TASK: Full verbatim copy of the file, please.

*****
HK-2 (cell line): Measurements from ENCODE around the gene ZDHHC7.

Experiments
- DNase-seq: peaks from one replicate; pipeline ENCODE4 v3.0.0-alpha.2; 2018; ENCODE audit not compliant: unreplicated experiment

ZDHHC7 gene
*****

HK-2 (cell line): Measurements from ENCODE around the gene ZDHHC7.

Experiments
- DNase-seq: peaks from one replicate; pipeline ENCODE4 v3.0.0-alpha.2; 2018; ENCODE audit not compliant: unreplicated experiment

ZDHHC7 gene